There would still be a critical quality management role for the hospital and medical staff that might be separate from but coordinated with the Institute. This organizational model avoids some of the obstacles and barriers to quality improvement inherent in the traditional hospital-medical staff dynamic. This concept is not unlike how the PHO created an effective forum for many hospitals and physicians to work together for mutual benefit in contracting with managed care payers.

Each community and medical staff is unique and the mission, vision, structure and strategy of the Institute would have to reflect the market reality. The organizational development process can help motivate physicians and raise awareness of the opportunity. The resulting Institute can position physicians and the health system for improved performance, better reimbursement and increased market share.

Research demonstrates that poor quality care is expensive in terms of lost lives, sick time and cost. It takes far too long for the best ways to treat and prevent disease to become part of the standard practice of medicine. Rand reports that vulnerable seniors fail to receive recommended care two thirds of the time. The National Committee for Quality Assurance found that over 57,000 Americans die every year because they don’t receive the appropriate healthcare routinely practiced by the clinicians in the best performing health plans. This results in more than $1 billion in unnecessary hospital costs and 41 million sick days. The National Healthcare Quality Report indicated that 37 of 57 indicators of healthcare quality saw a trend of no improvement or deterioration.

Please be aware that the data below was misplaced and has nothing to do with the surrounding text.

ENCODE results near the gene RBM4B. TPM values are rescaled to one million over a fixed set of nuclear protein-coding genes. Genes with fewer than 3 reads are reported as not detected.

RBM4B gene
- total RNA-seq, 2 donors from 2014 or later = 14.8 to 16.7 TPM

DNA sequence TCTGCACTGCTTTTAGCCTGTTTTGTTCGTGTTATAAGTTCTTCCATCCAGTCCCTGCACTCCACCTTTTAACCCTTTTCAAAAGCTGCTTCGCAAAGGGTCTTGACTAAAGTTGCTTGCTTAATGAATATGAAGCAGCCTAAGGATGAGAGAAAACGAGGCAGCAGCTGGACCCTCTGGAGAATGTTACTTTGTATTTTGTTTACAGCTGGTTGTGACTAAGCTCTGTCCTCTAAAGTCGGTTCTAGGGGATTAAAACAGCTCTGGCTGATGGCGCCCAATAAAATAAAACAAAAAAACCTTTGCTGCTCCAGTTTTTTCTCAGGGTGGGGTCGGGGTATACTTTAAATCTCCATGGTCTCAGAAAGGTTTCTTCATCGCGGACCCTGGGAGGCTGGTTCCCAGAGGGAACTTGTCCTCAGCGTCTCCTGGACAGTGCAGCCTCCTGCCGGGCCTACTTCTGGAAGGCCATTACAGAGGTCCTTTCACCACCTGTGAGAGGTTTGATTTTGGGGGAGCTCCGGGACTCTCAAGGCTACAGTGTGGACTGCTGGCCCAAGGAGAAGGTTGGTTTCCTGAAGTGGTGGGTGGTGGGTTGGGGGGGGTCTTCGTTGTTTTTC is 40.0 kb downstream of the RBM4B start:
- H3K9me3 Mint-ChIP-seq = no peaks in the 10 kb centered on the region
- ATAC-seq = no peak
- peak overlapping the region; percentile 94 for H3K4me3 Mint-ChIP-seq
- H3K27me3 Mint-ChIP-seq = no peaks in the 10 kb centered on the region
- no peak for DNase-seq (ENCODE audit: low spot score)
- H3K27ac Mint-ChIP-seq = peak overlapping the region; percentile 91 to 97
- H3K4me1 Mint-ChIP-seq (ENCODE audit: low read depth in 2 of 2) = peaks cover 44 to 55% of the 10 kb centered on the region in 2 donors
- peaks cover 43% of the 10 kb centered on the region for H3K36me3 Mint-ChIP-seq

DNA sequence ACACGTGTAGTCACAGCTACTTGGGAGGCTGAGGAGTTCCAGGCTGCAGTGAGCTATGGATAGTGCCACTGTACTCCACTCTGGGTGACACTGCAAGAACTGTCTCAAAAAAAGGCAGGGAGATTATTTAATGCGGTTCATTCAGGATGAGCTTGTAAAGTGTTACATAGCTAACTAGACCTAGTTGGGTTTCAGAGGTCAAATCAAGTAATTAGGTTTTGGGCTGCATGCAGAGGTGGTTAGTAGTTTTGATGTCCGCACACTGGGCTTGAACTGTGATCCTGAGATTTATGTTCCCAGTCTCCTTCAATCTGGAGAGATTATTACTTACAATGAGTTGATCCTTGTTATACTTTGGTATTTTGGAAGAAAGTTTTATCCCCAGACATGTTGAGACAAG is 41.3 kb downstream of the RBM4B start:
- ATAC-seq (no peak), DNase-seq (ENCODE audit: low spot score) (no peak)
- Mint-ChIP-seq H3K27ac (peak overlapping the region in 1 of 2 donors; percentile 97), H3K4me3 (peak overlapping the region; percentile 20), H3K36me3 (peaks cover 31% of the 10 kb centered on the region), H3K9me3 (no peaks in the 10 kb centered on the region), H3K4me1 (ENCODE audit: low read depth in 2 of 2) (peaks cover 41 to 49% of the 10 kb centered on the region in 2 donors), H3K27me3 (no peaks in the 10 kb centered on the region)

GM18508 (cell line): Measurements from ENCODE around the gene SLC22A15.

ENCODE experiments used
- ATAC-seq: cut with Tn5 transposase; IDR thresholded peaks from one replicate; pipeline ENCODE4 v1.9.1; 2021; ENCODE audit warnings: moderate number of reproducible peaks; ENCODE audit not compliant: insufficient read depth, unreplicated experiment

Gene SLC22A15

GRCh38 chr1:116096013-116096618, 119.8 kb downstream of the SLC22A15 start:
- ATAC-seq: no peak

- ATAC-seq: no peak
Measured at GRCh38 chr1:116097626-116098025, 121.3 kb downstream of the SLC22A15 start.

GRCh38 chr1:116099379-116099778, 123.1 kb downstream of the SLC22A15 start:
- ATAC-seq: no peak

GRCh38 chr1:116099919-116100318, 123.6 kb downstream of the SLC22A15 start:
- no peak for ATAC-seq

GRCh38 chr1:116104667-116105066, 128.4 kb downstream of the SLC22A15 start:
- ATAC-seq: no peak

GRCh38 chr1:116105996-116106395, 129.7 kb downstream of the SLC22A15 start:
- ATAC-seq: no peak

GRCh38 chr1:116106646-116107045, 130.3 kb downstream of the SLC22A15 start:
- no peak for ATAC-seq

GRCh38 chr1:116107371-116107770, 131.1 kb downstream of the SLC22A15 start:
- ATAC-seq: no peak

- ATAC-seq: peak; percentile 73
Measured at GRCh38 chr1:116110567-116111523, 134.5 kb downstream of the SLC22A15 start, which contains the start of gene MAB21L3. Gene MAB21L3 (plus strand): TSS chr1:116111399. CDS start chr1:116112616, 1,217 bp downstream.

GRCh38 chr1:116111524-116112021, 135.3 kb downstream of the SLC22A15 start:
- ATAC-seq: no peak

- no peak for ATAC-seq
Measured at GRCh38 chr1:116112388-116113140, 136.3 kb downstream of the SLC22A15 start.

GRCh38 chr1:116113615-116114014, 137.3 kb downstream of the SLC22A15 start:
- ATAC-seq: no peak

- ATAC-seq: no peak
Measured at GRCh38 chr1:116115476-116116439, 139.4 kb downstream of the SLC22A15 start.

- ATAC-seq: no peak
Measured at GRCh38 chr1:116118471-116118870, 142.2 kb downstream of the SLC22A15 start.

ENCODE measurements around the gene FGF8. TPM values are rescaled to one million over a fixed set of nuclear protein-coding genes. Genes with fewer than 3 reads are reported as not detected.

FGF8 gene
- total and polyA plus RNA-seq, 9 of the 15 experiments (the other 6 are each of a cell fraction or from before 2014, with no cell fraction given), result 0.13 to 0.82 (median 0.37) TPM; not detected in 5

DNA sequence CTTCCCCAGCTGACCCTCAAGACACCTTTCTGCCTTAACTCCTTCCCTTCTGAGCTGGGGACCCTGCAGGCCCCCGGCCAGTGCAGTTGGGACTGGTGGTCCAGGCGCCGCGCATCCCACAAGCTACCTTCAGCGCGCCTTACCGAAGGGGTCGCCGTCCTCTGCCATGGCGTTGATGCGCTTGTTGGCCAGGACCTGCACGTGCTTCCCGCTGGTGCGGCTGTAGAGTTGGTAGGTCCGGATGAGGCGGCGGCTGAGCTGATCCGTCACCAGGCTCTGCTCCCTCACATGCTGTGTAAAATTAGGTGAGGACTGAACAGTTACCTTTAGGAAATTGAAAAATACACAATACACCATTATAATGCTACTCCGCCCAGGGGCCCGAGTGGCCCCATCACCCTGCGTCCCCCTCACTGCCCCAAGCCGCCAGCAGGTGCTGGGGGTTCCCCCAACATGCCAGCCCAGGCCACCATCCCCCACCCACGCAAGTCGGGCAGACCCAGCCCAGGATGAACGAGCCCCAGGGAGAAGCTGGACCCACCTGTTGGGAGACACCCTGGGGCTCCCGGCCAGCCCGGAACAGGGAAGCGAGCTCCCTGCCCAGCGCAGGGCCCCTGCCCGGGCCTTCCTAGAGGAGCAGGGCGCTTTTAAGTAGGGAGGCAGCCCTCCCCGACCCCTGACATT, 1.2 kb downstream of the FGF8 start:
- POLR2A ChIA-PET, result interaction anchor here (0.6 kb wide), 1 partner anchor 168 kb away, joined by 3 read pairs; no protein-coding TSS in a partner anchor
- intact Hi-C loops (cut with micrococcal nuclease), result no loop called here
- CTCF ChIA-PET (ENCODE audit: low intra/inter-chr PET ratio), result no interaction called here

Recent studies have also found that there are 15-20 errors per physician per year in the Family Practice setting (25% with patient health consequences), 40-60% of post-surgical infections are avoidable (1.3% surgical patients), there are 18,000 preventable heart attack deaths in hospitalized patients each year and there are 2 errors per patient day (1 life threatening error per patient) in intensive care units.

National consumer surveys illustrate the public’s concern about quality and safety. In fact, 47% say they are very concerned about an error when going to the hospital for care and 40% say that about going to the doctor’s office. About 58% believe there are fair and reliable ways to measure and compare hospital and physician quality and 44% favor insurance companies paying more to hospitals and medical groups shown to provide better care and less to those who have not (only 16% oppose). Only 24% of people believe hospital care and 35% physician care is a fairly or very good value.

The market is responding to these concerns and perceptions, US news provides a widely read report on the best hospitals, Solucient ranks the top 100 hospitals, rates hospitals on the internet and several payers including Medicare and various state agencies are publishing reports on the quality of hospitals and doctors. Business coalitions and consumer and healthcare advocacy groups are uniting to provide usable comparative information on quality and safe practices.

A Quality Institute is a proactive strategy to enable a healthcare system to strengthen physician linkages and drive it to the next level of performance.

© CareCompanion 2004

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Revised: 07/14/04